Fifty years ago, the Northwest suffered a deadly windstorm, named Columbus Day Storm of 1962. The storm was the strongest non-tropical windstorm in American history ever to hit the lower 48 states. Winds peaked at 150 mph along the Oregon and Washington coasts, with gusts of more than 100 mph in many parts of the Western Washington interior.
Hopefully, we’re more prepared today than we were then, but our world has changed in the last fifty years presenting new challenges. In today’s high-tech society, we rely on electrical power to conduct every day business. In stormy conditions, it’s entirely possible that we’ll have to do without modern conveniences for a matter of days. We can do much to minimize the impact of storms, earthquakes and man-made disasters.
Make a Plan Everyone, including kids, should have a plan for how they will communicate during an emergency and where they will meet family members if separated. Here are suggestions for family communication during disaster:
– Establish an out-of-area contact. This person would receive calls from various family members, letting callers know the status of the others.
– Be aware that texting may still work even if phone calls can’t go through.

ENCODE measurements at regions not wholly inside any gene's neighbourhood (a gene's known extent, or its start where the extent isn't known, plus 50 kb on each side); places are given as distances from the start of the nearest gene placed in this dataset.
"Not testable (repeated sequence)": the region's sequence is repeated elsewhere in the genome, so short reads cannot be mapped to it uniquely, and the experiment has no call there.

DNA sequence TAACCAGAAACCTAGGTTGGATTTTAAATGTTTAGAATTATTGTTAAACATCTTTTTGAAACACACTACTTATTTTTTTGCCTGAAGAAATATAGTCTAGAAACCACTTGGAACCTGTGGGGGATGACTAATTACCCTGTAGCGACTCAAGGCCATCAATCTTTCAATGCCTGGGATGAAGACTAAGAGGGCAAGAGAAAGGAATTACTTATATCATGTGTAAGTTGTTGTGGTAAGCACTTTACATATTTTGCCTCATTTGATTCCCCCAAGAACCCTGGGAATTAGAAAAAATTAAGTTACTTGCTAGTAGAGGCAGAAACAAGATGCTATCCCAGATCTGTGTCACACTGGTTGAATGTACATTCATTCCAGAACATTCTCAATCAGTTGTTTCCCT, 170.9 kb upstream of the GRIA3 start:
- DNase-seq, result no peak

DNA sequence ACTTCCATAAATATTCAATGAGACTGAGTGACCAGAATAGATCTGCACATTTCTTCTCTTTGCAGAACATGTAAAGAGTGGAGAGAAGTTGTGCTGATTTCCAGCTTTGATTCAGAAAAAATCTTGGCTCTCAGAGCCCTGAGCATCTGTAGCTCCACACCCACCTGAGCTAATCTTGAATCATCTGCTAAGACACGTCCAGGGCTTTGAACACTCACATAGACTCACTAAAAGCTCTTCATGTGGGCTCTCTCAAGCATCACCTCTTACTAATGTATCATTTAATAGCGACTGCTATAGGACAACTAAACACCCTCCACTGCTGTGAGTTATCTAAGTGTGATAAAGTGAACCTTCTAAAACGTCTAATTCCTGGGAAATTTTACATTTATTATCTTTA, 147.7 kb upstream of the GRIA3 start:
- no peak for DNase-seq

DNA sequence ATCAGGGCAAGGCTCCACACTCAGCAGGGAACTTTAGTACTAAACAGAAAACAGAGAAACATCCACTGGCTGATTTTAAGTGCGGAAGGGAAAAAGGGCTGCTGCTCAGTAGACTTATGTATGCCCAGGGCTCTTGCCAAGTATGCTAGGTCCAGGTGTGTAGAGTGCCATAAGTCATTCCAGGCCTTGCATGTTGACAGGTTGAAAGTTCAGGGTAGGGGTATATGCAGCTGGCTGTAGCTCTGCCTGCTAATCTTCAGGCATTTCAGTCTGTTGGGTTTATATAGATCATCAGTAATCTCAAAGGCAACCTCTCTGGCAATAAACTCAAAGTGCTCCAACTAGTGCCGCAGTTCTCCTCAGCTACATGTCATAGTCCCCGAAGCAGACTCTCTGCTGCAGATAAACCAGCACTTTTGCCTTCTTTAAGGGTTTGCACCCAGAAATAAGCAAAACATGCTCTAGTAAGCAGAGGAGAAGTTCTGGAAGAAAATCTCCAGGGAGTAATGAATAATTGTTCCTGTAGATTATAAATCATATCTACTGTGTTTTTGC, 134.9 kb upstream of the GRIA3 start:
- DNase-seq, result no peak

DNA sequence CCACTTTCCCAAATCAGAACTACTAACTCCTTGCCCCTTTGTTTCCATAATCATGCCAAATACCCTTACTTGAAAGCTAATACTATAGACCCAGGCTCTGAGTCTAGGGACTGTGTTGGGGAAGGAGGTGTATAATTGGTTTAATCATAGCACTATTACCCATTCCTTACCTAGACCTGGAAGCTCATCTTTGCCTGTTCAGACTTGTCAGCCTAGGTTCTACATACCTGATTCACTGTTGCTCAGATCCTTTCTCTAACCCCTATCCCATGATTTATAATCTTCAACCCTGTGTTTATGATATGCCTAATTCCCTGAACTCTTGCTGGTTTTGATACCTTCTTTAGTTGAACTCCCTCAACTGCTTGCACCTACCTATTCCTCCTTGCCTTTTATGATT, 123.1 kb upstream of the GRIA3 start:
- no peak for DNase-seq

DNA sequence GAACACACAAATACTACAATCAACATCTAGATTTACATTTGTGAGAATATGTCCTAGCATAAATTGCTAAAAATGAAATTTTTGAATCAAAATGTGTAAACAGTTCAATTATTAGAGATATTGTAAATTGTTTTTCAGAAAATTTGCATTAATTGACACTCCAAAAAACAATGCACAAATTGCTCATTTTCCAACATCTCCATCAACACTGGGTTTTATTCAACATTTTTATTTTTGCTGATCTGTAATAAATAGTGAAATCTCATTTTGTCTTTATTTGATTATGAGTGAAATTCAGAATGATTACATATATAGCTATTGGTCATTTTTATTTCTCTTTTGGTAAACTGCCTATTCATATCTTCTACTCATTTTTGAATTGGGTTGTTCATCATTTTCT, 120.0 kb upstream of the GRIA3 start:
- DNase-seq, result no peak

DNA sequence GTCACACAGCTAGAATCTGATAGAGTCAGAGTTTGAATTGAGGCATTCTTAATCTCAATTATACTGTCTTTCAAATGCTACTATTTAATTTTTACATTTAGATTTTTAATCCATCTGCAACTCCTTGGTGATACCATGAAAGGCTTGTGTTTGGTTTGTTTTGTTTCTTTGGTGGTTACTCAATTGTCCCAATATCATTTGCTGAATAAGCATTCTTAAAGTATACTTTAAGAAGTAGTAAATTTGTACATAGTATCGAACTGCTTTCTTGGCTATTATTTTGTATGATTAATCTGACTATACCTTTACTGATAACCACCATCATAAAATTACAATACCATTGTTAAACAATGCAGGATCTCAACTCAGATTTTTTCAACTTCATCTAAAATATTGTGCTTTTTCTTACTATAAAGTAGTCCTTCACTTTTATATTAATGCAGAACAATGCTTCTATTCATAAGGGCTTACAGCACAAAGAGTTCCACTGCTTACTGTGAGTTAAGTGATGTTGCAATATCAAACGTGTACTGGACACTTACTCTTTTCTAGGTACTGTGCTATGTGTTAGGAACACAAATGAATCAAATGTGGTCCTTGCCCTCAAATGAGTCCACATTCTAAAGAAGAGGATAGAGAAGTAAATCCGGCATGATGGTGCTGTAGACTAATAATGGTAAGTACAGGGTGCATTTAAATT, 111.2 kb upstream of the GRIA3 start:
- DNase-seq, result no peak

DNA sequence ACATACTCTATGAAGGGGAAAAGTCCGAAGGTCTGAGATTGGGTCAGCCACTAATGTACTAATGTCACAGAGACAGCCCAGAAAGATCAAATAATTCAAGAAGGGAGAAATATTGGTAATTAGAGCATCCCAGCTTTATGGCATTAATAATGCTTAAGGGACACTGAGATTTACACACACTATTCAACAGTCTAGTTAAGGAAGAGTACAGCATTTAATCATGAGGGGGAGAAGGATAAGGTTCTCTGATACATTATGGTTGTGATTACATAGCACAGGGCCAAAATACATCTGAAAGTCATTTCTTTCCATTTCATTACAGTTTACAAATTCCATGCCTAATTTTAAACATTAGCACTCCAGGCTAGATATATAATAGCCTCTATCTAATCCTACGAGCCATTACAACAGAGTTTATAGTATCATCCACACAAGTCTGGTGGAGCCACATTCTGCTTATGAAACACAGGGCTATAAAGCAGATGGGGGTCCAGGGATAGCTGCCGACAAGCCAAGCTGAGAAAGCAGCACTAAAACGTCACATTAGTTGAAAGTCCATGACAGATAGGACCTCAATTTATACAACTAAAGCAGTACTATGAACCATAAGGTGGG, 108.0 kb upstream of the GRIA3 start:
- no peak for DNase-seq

– Telephone land lines may work. Surprisingly, long-distance calls will often go through even where local calls cannot.
– Establish a nearby meeting place where members will meet if it’s unsafe to go home.
Build a Kit Have on hand basic supplies, enough for your family for a minimum of five days. Include:
– Nonperishable ready-to-eat food
– One gallon water per day per person
– Medications and hygiene items
– Sturdy shoes and warm clothing
– Radio and batteries so that you can be aware of local conditions
– Flashlights and extra batteries. Candles are NOT recommended because of fire hazard
– First aid kit
– A whistle
– Pet supplies
Get Involved Disasters are managed by people who have taken the time to work together and learn life-saving procedures.
– Know your neighbors. Discuss emergency procedures with them.
– Learn CPR and basic First Aid. These skills can make a difference between life and death.
– Volunteer with community disaster programs. The American Red Cross offers training and resources as do local emergency response teams.
–Attend community events that discuss emergency preparedness.
We can’t stop disasters, but we can take realistic steps to survive them. By being prepared, we can not only protect people and property, we can have peace of mind knowing we’ve taken positive steps to protect ourselves from disasters.
Reference: “Be Prepared for Severe Weather,” Lynne Miller, King County Office of Emergency Management
Photo Credit: Damage from the Columbus Day Storm of 1962 in Newberg, Oregon Courtesy Wikipedia, the free encyclopedia